By JEFFREY BISHKU-AYKUL
Alds. Leslie Hairston (5th) and Will Burns (4th) both voted last Tuesday to raise Chicago’s minimum wage to $13, but Hairston said it’s not enough.
Tuesday’s 44-5 vote ensured Chicago’s $8.25 minimum wage will rise to $10 by July 2015 and 50 cents every year through 2019, when it reaches $13 an hour.
“The ordinance to raise the minimum wage will fairly compensate work in a responsible way,” Will Burns said in a prepared statement that day. Earlier this year, Burns – who once voiced support for a $15 wage – co-chaired Mayor Emanuel’s Minimum Wage Working Group, which studied the issue and published a report recommending a $13 minimum wage last July.
Burns’ Tuesday statement acknowledged that teenagers and disabled workers were exempt from the wage hike, but stressed that Tuesday’s vote would boost consumer spending and expand the middle class.
“Money that finds its way to the top has a tendency to stay there,” Burns said. “It’s not used for groceries, for gas or for other basic amenities that hourly workers currently struggle to buy.”
But Hairston called Tuesday’s wage hike “a great first step,” and said she would continue to push for a $15 minimum wage. The five-year time frame for raising Chicago’s won’t necessarily keep pace with inflation but is the result of compromise, according to Hairston.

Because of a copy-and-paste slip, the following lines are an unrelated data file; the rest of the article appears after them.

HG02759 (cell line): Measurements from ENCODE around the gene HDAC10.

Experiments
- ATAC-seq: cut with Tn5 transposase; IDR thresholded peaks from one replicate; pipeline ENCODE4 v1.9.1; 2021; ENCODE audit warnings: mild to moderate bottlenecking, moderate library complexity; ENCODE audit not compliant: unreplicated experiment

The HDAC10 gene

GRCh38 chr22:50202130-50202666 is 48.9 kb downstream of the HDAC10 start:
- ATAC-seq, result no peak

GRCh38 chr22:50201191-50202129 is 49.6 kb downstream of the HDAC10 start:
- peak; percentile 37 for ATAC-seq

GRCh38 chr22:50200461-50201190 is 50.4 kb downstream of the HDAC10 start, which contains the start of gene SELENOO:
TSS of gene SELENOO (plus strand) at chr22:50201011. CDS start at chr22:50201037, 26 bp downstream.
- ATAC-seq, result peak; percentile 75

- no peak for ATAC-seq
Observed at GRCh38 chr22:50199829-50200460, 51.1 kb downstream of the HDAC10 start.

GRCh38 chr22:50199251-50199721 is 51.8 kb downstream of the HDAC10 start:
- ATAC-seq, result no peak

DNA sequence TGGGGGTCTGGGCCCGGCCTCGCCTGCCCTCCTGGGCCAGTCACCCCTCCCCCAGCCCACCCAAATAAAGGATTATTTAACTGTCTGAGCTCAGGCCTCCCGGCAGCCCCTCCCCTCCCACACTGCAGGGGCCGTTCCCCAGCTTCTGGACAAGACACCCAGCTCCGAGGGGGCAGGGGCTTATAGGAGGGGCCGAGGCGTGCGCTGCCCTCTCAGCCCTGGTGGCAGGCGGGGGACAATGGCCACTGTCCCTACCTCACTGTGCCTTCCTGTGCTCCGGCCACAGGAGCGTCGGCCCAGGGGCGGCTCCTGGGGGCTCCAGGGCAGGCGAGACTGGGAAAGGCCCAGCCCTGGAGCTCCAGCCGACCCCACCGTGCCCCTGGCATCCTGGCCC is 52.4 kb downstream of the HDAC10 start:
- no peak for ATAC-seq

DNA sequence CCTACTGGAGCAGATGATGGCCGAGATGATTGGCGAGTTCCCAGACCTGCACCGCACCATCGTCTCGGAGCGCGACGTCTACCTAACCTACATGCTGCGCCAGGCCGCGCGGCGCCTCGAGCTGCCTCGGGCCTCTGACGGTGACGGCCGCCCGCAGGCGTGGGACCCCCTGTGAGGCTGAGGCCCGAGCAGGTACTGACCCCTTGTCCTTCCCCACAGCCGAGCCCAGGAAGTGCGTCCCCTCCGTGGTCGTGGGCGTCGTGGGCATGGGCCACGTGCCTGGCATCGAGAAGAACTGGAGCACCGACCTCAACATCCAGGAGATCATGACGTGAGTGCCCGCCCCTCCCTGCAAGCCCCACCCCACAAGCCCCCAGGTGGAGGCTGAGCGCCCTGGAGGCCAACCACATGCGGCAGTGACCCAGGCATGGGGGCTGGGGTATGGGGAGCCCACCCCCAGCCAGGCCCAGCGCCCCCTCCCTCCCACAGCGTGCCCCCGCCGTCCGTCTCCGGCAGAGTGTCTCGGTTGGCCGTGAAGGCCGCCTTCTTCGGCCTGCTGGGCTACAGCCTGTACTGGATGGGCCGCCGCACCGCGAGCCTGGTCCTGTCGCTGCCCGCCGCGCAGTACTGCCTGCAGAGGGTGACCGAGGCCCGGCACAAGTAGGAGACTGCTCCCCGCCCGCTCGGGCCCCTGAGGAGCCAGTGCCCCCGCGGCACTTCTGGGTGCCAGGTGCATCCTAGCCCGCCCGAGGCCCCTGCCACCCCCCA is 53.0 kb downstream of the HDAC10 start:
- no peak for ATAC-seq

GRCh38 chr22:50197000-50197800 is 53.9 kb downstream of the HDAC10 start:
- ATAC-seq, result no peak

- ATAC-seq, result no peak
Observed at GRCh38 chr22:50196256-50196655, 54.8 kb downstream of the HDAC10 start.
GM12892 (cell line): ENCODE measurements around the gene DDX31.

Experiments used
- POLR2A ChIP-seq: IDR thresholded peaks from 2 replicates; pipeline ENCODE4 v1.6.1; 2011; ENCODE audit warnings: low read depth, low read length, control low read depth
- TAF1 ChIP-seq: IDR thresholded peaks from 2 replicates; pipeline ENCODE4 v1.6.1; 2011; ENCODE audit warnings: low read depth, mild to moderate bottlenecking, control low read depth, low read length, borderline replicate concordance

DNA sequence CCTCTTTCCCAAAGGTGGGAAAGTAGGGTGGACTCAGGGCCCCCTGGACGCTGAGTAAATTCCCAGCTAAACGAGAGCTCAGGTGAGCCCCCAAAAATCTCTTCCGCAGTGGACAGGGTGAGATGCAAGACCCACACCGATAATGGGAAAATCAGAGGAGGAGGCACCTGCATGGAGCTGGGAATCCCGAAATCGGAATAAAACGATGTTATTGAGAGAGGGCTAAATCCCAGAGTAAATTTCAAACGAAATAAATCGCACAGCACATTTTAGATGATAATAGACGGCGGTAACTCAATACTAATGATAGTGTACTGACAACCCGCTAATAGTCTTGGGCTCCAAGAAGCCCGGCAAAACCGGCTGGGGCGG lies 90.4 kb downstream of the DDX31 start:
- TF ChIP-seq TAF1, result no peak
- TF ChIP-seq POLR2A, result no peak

“I don’t know whether it is sufficient, because I don’t know what the rates of inflation are going to be. But what I can say is this is the give-and-take of negotiations,” Hairston said, which lets businesses adjust “instead of forcing it on them all at one time.”
In light of the ordinance’s exemptions – disabled workers will continue to be paid less than the minimum wage and tipped workers only received a $1 an hour raise to $5.95 – Hairston called for “universal equality.”
“The cost of living in Chicago is a lot higher than in other places, particularly throughout the state,” Hairston said.
Although Hairston shares mayoral challenger Ald. Bob Fioretti’s (2nd) position that Chicago should have a $15 minimum wage, Hairston rejected the notion that her stance has anything to do with the upcoming mayoral race.
“I have a vote on the council floor, to represent the residents of the 5th Ward, and my vote represents what my constituents want, and it has nothing to do with any candidate for mayor,” Hairston said.